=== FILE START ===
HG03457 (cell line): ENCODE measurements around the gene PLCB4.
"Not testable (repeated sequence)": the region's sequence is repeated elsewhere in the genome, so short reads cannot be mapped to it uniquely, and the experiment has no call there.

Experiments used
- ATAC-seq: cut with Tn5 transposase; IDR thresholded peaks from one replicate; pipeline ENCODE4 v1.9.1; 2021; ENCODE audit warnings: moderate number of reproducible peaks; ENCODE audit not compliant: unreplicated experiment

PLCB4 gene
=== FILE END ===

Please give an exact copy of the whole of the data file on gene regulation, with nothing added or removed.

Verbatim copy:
HG03457 (cell line): ENCODE measurements around the gene PLCB4.
"Not testable (repeated sequence)": the region's sequence is repeated elsewhere in the genome, so short reads cannot be mapped to it uniquely, and the experiment has no call there.

Experiments used
- ATAC-seq: cut with Tn5 transposase; IDR thresholded peaks from one replicate; pipeline ENCODE4 v1.9.1; 2021; ENCODE audit warnings: moderate number of reproducible peaks; ENCODE audit not compliant: unreplicated experiment

PLCB4 gene